Fronteras | Texas Public Radio

Fronteras

Fridays at 12 noon and Sundays at 9 p.m.

"Fronteras" is a Texas Public Radio program exploring the changing culture and demographics of the American Southwest. From Texas to New Mexico and California, "Fronteras" provides insight into life along the U.S.- Mexico border. Our stories examine unique regional issues affecting lifestyle, politics, economics and the environment.

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San Antonio-based actress Patricia Zamora explores culture, faith, and healing in her one-woman show “Curanderas and Chocolate: Cuentos of a Latina Life”.

Then, Japanese-American survivors of the WWII-era Crystal City camp explore the parallels between today’s asylum seekers and what their families experienced in the 1940s.

 


Norma Martinez / Texas Public Radio

San Antonio-based actress Patricia Zamora has had a love for acting and theater since she was a child. The yearly runs of The Wizard of Oz on TV had her hooked.

Ben Krantz

Award-winning writer Rudy Ruiz is a native of Brownsville who now lives in San Antonio. His writing employs magical realism, which is inspired by Gabriel García Márquez.

“When you first read his work you were just swept away and escape into this other world,” Ruiz said, “but the more you learn about what he was writing about, you realize he was making a lot of sweeping commentary about the ills that he saw in society, whether it was class-related or...political or the violence in his native country of Colombia.”

Ben Krantz

A Revolutionary-era Mexican soldier who wants to build bridges across the border. A Mexican American girl not allowed to speak Spanish at home speaks in code with her grandfather. These are just a few of the stories award-winning writer Rudy Ruiz included in his 2013 short story collection, “7 for the Revolution.”

Also, Norma Martinez gets a look at a giant tree of life that tells the story of the city’s ranching history.

Harvard University Press

A World Not to Come: A History of Latino Writing and Print Culture” by Raúl Coronado explores the forgotten print culture that paved the path for individuals who oversaw Texas transform from a Spanish colony to a Mexican republic, to a Texan republic, to one of the United States of America.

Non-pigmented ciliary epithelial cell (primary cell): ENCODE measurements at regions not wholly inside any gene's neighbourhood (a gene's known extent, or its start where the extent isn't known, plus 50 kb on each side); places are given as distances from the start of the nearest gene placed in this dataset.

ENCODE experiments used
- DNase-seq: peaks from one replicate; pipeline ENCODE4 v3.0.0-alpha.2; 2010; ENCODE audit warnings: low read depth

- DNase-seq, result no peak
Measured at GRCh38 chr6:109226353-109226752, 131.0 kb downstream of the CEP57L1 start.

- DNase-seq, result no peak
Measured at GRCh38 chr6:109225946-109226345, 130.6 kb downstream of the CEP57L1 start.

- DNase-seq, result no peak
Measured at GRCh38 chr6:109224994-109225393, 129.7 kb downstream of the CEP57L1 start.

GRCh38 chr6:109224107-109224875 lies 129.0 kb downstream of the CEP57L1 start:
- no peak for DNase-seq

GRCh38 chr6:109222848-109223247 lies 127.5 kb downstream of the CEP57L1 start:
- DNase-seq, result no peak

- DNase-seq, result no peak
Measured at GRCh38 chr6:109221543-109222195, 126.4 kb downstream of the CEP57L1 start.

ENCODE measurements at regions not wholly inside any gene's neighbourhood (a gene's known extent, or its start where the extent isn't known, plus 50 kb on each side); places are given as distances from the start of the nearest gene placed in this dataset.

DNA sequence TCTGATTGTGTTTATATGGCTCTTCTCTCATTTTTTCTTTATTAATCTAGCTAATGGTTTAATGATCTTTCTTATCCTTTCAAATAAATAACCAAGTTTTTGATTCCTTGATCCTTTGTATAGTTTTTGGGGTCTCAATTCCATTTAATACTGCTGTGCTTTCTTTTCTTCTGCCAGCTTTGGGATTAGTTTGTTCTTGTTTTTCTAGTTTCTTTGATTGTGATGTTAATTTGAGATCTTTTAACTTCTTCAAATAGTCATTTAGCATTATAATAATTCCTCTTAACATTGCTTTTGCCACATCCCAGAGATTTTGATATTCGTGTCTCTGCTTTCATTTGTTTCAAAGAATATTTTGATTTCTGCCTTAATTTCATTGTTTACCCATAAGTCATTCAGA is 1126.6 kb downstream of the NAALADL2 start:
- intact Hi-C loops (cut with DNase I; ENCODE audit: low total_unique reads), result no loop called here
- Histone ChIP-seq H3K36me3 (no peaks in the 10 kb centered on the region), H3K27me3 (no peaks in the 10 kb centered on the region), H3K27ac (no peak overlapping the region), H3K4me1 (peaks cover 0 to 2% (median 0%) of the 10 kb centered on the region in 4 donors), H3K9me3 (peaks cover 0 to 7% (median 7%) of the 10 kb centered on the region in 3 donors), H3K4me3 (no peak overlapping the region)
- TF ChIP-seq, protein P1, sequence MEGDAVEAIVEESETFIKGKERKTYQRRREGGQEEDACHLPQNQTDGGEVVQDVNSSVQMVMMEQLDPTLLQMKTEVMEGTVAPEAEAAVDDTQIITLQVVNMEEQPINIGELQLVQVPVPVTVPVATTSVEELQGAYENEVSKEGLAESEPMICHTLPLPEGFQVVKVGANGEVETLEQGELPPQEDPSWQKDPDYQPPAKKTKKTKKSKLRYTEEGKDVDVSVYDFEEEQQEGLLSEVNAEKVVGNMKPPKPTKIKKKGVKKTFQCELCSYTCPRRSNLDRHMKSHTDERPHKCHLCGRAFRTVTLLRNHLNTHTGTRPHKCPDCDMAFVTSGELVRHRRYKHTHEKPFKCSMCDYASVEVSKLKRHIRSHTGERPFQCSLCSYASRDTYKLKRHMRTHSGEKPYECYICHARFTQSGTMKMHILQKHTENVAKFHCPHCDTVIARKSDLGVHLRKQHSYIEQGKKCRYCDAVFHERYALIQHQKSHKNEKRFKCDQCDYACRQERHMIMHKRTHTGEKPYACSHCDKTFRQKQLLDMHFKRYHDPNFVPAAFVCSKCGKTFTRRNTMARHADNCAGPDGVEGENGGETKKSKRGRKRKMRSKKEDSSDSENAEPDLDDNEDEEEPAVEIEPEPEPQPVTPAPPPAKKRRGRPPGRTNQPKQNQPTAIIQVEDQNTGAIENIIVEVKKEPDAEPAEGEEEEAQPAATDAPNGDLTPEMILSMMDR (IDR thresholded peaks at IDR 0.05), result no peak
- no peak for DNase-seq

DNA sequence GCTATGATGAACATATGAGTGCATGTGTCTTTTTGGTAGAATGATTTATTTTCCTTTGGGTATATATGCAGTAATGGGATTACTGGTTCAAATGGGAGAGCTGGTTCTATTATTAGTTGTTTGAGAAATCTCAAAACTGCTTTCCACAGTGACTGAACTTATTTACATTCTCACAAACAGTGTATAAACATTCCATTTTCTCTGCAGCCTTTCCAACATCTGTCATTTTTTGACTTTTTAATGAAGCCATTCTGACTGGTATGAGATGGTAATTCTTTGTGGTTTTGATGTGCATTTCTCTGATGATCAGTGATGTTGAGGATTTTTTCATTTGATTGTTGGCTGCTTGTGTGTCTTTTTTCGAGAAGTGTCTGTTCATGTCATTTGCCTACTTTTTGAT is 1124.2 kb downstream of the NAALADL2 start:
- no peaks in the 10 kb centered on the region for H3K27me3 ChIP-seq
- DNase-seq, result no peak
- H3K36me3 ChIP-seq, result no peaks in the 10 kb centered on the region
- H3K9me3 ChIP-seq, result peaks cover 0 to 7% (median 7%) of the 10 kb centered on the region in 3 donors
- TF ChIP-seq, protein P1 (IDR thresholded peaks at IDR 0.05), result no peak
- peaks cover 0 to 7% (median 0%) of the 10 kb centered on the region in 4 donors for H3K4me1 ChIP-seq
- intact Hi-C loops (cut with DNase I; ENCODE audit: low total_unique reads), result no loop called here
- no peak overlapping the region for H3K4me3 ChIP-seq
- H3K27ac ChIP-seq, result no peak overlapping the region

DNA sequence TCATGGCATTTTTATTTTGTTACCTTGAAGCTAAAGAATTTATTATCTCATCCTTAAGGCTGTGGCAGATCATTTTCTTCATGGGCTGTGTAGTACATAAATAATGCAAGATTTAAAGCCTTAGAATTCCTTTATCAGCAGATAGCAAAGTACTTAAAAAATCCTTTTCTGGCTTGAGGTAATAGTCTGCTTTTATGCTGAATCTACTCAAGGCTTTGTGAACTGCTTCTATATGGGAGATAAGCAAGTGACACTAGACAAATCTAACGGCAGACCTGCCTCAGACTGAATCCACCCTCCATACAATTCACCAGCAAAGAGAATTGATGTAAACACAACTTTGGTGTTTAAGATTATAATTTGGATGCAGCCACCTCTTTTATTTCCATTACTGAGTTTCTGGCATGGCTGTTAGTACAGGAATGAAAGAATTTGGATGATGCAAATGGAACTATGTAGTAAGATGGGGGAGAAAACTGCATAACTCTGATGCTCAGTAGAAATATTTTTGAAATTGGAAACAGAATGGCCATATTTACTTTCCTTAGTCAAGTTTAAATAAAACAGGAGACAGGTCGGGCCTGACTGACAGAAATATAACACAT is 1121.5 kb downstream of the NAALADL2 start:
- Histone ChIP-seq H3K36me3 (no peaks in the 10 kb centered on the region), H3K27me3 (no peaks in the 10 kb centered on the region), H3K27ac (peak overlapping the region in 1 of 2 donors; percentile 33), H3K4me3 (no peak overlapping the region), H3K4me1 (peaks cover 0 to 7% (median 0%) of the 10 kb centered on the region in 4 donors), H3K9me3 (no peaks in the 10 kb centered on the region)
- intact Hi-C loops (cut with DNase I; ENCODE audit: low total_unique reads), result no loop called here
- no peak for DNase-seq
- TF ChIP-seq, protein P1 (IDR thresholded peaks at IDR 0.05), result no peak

Beinecke Collection Rare Book and Manuscript Library, Yale University

Before the Battle of the Alamo, the Spanish dominated what’s now known as the American Southwest. They documented hundreds of years of history at the time — most of which was lost before the end of the 19th century.

Raúl Coronado, author and associate professor at UC Berkeley, discusses the importance of Spanish print culture in his book, “A World Not to Come: A History of Latino Writing and Print Culture.”

Norma Martinez / Texas Public Radio

The Dreamers Resource Center at the University of Texas at San Antonio opened in January 2018 to assist undocumented students with their academic needs and to serve as a campus and community advocate. The center’s assistant director Courtney Balderas-Jacob estimated about 300 to 500 undocumented students attend UTSA, but “we don’t track our Dreamers in any specific way.”

UTSA Dreamers Resource Center

The University of Texas at San Antonio, or UTSA, is paying attention to their undocumented student population and helping them achieve higher education through their Dreamers Resource Center (00:17).

Then, Mission Indians in San Antonio were handed ownership of the city’s missions by the Spanish friars over two centuries ago. TPR’s Norma Martinez explores the narrative Native Americans are trying to reestablish in the Alamo City (13:44).

 


Patrick Patterson

One-man or one-woman shows often reveal the inner workings of the artist. And for playwright, director, and choreographer Jade Esteban Estrada, his creativity was challenged when he explored the unresolved relationships in his life in his autobiographical show ‘A Sign from the Taco Gods.’

Lauren Terrazas / Texas Public Radio

The media plays a large role in shaping our thoughts and beliefs. And a few trailblazers from San Antonio are responsible for the development and success of the largest Spanish-language media outlet in the U.S.

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